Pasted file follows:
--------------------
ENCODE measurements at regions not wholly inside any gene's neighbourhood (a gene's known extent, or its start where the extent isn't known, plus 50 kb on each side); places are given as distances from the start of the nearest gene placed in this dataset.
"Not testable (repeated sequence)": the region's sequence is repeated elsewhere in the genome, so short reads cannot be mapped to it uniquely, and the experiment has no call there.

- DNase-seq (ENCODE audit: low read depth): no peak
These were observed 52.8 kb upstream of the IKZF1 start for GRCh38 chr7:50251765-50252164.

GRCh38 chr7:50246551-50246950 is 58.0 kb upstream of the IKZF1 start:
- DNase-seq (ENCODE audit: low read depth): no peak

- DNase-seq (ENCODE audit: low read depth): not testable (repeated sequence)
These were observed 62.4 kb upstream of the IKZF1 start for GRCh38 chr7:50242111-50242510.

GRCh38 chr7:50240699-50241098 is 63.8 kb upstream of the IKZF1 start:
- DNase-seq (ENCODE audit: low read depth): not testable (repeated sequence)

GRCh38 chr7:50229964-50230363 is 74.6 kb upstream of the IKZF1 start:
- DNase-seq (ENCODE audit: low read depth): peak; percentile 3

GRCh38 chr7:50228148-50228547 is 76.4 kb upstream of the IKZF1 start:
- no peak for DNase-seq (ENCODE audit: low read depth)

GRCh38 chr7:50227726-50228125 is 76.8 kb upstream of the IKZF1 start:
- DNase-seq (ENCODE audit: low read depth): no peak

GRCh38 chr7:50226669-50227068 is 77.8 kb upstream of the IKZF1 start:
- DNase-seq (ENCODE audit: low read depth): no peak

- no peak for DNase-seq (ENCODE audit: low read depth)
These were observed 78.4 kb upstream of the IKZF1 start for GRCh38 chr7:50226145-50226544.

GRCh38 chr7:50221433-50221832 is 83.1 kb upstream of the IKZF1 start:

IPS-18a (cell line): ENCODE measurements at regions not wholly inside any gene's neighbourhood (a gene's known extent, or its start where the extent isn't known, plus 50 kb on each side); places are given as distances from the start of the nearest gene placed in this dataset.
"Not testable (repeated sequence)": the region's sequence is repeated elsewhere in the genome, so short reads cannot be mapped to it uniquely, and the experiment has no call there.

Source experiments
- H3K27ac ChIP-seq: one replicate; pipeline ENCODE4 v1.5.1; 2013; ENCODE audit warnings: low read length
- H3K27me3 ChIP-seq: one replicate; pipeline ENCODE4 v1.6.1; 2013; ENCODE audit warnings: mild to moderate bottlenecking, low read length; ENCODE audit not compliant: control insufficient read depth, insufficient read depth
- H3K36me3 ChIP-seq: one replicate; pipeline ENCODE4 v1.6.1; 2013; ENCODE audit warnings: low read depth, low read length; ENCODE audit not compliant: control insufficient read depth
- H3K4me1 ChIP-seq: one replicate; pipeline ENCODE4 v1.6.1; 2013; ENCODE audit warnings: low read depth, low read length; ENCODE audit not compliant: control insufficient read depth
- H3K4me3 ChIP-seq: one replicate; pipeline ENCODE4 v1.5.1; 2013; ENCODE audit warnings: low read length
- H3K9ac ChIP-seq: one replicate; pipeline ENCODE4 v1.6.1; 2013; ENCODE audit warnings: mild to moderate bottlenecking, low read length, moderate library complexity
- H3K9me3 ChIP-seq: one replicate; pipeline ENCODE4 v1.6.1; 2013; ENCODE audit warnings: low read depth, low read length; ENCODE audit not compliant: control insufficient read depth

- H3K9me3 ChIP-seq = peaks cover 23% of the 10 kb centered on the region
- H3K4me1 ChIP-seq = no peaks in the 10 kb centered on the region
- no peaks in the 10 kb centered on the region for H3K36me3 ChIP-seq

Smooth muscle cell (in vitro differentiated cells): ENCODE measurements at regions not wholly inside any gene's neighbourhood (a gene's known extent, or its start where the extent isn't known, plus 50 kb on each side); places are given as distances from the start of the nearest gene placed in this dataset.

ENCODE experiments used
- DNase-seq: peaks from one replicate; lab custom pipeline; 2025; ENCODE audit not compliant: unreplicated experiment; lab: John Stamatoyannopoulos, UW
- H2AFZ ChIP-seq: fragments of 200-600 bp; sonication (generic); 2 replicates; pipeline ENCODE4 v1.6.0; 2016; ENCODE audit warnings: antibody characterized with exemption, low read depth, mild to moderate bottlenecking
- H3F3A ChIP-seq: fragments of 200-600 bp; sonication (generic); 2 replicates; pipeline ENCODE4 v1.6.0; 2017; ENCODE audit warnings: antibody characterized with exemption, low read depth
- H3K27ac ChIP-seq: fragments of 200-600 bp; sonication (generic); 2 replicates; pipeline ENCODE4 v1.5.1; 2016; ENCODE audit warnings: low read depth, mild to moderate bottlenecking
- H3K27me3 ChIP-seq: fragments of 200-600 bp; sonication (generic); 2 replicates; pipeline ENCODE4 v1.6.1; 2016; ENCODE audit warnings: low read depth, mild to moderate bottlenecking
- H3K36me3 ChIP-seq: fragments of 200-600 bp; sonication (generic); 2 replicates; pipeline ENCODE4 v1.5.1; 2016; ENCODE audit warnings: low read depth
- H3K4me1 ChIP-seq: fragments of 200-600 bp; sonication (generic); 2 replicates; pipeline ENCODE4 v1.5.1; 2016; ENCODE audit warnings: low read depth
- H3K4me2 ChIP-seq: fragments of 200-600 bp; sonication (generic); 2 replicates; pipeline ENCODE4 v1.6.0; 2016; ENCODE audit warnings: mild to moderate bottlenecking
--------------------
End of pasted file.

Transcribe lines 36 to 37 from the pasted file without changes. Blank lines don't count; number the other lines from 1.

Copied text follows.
ENCODE experiments used
- DNase-seq: peaks from one replicate; lab custom pipeline; 2025; ENCODE audit not compliant: unreplicated experiment; lab: John Stamatoyannopoulos, UW